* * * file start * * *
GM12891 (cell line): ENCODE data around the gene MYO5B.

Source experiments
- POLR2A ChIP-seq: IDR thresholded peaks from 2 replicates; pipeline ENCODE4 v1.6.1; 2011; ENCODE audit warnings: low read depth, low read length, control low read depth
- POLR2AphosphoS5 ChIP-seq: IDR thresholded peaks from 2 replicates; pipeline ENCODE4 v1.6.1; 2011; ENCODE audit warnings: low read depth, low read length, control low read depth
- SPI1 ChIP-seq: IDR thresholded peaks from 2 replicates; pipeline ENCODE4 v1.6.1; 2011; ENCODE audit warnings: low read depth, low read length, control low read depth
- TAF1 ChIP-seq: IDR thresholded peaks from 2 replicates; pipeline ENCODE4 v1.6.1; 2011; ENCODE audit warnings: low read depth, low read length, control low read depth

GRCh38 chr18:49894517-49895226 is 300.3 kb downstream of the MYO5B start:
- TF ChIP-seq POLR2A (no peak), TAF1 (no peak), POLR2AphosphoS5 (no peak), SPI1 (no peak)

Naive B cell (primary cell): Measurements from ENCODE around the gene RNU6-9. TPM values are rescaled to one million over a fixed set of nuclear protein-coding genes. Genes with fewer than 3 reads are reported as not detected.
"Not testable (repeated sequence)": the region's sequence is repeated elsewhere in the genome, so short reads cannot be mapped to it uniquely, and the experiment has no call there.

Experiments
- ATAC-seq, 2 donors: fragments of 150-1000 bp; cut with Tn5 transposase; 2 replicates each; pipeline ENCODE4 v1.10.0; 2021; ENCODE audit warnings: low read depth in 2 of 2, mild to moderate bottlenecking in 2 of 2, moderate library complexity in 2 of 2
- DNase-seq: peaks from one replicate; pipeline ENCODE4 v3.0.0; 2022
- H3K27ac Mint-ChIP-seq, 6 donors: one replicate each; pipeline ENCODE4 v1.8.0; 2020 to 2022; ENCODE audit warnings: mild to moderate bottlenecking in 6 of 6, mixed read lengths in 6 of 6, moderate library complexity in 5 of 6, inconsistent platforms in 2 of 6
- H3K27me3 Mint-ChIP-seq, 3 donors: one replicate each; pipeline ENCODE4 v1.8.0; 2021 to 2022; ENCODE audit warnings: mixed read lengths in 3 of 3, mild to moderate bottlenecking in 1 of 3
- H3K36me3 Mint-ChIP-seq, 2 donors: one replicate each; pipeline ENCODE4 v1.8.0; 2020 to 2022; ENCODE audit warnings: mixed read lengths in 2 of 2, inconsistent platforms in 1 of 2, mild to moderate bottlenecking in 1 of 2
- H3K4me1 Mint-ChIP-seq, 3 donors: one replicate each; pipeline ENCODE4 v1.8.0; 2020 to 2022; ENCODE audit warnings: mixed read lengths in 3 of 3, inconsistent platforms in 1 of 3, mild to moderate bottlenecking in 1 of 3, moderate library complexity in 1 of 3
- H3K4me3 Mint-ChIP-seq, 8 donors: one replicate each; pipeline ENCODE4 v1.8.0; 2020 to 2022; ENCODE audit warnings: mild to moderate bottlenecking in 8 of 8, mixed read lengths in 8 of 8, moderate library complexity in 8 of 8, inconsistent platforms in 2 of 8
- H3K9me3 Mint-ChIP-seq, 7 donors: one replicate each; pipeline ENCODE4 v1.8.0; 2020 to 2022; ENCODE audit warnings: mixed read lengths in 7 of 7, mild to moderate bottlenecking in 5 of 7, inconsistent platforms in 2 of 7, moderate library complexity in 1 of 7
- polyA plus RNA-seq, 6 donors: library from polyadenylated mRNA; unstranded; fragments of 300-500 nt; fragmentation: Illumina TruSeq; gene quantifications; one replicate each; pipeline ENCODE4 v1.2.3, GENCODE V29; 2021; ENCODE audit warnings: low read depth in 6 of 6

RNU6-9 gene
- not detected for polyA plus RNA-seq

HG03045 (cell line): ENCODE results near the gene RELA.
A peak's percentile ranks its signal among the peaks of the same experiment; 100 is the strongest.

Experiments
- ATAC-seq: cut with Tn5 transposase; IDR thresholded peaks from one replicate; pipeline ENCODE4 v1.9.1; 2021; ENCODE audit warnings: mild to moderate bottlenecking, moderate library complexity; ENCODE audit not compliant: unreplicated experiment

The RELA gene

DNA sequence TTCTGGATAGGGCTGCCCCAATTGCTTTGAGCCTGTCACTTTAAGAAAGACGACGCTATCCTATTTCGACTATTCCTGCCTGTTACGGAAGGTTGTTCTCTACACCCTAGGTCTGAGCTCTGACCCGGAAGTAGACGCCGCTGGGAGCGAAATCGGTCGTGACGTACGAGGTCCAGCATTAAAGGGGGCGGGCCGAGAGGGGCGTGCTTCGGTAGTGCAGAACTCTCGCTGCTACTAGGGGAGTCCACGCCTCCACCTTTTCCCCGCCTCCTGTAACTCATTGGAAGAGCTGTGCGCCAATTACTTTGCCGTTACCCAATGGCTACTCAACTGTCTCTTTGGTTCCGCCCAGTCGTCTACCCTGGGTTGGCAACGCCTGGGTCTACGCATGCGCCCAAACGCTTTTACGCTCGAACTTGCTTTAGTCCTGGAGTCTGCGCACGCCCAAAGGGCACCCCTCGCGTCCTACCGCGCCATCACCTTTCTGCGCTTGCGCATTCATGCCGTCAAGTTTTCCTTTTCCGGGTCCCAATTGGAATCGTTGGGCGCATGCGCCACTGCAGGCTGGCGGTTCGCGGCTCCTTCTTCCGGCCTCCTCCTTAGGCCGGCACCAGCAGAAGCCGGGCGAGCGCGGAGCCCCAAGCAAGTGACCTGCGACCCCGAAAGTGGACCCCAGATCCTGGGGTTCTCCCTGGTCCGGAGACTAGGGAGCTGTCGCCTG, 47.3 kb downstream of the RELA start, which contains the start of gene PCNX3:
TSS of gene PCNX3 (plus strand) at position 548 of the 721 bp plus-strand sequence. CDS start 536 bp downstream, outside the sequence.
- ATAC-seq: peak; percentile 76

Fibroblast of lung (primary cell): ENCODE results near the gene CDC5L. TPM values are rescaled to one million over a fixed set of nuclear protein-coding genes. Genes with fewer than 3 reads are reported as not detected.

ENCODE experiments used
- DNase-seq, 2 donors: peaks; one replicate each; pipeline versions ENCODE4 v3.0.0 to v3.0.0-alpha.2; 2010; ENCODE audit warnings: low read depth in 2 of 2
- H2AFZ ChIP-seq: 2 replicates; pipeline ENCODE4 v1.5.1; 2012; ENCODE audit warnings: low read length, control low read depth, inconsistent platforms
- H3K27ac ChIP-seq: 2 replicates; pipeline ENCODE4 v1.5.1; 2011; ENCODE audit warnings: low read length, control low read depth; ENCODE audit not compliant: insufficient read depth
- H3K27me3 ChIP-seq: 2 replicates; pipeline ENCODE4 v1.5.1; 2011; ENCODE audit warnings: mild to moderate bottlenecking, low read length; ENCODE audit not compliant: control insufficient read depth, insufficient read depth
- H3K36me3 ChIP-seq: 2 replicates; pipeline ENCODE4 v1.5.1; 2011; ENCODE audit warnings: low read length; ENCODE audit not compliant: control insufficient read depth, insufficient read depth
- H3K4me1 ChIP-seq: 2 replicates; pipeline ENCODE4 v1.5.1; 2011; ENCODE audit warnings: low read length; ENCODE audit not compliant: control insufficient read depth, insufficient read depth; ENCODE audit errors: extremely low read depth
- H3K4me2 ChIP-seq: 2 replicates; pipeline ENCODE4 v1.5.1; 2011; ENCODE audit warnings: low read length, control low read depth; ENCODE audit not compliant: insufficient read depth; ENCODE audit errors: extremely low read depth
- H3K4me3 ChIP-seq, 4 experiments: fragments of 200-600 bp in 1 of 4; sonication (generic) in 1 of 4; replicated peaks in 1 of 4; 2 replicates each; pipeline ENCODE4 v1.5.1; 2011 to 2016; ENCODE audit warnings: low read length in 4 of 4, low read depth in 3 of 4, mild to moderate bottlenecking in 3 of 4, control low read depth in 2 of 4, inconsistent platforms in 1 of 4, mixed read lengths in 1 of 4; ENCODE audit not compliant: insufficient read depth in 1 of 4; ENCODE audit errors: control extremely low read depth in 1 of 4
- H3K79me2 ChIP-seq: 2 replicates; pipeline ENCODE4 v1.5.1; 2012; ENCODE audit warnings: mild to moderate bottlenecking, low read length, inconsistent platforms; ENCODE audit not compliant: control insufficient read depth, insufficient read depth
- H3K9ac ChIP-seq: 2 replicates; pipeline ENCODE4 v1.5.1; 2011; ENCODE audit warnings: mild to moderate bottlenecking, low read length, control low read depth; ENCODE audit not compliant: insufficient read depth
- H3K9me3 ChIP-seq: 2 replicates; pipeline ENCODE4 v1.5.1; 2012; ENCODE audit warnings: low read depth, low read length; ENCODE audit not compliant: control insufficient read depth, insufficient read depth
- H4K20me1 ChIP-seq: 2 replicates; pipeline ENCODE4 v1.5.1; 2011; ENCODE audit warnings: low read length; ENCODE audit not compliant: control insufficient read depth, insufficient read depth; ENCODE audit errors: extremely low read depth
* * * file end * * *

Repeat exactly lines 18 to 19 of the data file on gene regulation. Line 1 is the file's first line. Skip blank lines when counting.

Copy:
- H3K4me3 Mint-ChIP-seq, 8 donors: one replicate each; pipeline ENCODE4 v1.8.0; 2020 to 2022; ENCODE audit warnings: mild to moderate bottlenecking in 8 of 8, mixed read lengths in 8 of 8, moderate library complexity in 8 of 8, inconsistent platforms in 2 of 8
- H3K9me3 Mint-ChIP-seq, 7 donors: one replicate each; pipeline ENCODE4 v1.8.0; 2020 to 2022; ENCODE audit warnings: mixed read lengths in 7 of 7, mild to moderate bottlenecking in 5 of 7, inconsistent platforms in 2 of 7, moderate library complexity in 1 of 7